Here is where my closed circle finds a kink – the search for the “ideal man” implies an obsession with authority, and a desire to see the “best people” in charge of everyone else – bringing back the “conservative” ideas that oppressed me.  I do remember resenting the idea that my father and others did some things “just for authority” with no other rational purpose. I was to be subjugated. But meet the ideal 21-year-old, I would want to be subjugated, and find it exciting. There’s another unpleasant corollary. Yup, as my Fort Eustis (Useless) Army buddies said, my perfect Ocelot could develop clay feet some day (or balding legs).  But it’s more that I would become cut off from emotion or feeling for the imperfect, for “people as people” (as my father would say, during all the psychiatric mess of the early 1960s).  I would refuse to give people feeling when they genuinely needed it.  There would develop not just a healthy aloofness and impartiality but a coldness, a deletion of empathy. That’s harder to take today than it was fifteen years ago, before 9/11 and then all the recessionary hardships hit the media.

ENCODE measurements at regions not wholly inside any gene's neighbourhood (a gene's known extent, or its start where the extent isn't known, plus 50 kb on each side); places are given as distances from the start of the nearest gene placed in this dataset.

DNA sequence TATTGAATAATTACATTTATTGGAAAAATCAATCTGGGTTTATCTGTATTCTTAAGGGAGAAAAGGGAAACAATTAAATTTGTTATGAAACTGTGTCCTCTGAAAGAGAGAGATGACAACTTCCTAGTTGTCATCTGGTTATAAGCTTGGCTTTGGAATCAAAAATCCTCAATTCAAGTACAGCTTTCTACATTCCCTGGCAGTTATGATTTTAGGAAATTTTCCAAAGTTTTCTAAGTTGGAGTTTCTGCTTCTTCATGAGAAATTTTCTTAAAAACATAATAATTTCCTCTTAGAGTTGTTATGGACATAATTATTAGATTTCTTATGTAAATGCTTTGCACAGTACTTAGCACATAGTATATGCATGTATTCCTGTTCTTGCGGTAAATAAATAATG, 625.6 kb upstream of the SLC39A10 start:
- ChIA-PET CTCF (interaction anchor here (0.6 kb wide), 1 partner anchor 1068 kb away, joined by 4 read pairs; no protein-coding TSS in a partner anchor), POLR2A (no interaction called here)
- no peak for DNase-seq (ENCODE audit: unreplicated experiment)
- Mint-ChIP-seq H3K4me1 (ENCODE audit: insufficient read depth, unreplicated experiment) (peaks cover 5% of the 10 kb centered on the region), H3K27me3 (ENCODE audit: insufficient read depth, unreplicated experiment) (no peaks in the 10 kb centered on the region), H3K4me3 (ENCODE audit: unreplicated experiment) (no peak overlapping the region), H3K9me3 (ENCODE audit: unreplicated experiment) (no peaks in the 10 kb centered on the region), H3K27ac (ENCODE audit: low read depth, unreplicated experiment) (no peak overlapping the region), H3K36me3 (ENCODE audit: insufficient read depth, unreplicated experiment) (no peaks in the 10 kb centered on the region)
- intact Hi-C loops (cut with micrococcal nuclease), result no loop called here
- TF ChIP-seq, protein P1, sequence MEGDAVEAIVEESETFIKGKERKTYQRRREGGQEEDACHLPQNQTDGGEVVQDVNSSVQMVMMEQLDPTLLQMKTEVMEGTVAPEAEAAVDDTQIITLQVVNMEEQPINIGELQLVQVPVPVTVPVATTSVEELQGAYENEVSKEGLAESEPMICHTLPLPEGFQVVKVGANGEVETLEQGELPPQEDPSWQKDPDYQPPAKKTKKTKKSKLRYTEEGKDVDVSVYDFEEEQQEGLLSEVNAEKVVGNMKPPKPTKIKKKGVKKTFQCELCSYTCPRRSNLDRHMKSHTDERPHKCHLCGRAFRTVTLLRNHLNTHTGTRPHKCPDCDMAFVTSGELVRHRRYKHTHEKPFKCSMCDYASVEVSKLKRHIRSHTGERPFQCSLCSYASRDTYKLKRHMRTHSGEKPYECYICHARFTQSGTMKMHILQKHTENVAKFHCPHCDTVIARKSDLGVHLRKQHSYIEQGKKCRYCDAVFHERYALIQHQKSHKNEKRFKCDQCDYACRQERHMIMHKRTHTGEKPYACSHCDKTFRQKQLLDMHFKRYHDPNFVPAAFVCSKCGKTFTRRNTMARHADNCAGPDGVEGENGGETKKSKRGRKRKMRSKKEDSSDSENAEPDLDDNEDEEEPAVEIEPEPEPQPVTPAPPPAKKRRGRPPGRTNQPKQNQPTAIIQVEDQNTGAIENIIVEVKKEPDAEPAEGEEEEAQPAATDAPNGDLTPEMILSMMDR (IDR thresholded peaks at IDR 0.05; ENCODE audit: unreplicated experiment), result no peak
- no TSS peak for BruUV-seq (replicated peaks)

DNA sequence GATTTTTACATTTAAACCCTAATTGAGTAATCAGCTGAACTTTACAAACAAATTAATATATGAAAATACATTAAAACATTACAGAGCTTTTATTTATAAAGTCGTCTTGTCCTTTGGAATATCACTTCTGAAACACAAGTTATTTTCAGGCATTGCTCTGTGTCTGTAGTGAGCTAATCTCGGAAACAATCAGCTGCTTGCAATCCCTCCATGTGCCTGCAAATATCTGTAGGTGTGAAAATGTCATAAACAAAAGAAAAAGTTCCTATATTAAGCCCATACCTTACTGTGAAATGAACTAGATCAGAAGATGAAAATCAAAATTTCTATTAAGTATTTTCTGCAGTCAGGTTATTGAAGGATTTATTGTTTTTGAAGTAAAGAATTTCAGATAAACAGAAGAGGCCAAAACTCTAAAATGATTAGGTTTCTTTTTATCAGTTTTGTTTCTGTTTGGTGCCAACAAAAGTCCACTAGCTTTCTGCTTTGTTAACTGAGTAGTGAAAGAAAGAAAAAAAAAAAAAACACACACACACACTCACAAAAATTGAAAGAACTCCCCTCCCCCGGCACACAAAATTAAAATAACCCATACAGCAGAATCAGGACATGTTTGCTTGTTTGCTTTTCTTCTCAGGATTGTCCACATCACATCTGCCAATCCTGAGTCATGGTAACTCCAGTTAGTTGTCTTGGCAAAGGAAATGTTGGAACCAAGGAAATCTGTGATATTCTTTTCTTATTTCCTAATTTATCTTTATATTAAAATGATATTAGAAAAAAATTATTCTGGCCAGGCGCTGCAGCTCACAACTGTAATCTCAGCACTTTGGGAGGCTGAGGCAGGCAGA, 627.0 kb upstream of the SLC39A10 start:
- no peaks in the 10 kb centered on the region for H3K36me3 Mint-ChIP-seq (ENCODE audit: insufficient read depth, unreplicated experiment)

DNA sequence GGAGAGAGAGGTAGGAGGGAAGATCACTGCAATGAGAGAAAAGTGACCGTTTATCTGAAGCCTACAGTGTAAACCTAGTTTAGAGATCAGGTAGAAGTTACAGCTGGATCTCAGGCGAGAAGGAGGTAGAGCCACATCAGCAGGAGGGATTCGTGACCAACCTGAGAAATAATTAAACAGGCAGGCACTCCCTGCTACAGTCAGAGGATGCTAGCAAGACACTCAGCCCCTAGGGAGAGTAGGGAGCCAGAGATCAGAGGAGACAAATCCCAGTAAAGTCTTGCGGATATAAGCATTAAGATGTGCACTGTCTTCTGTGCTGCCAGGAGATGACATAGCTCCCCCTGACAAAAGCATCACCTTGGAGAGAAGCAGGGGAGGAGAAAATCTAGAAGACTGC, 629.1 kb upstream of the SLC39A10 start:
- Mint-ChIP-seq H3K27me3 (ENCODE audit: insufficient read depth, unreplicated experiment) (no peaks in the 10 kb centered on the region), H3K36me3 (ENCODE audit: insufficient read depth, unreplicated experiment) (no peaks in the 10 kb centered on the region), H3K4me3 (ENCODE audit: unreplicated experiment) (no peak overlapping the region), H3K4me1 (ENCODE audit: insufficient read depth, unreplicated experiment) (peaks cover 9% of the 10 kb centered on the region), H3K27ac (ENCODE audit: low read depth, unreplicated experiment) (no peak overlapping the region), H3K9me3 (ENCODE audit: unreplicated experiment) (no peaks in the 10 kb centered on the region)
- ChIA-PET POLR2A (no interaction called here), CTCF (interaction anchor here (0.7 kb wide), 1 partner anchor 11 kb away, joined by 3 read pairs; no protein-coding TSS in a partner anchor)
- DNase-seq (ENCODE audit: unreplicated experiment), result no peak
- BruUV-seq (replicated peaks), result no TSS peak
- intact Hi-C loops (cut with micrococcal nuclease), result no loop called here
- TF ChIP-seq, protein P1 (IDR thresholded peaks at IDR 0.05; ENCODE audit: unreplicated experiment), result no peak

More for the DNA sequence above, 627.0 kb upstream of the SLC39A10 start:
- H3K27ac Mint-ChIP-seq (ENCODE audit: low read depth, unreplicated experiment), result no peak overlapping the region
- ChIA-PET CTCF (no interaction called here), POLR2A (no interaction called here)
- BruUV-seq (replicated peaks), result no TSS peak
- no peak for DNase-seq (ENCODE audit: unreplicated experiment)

Robin talks about upward affiliation (a favorite term of socially conservative writer George Gilder when he wrote “Men and Marriage” in the 1980s with a more general term, “sublimity”.  We admire those who can harm or destroy us (I could be more explicit with a word starting with the “failing grade” letter). We lose respect for those who no longer can challenge us.  (I suspect that in giving his own college students essay exams, he asks them to discuss the concept, particularly with respect to Edmund Burke.)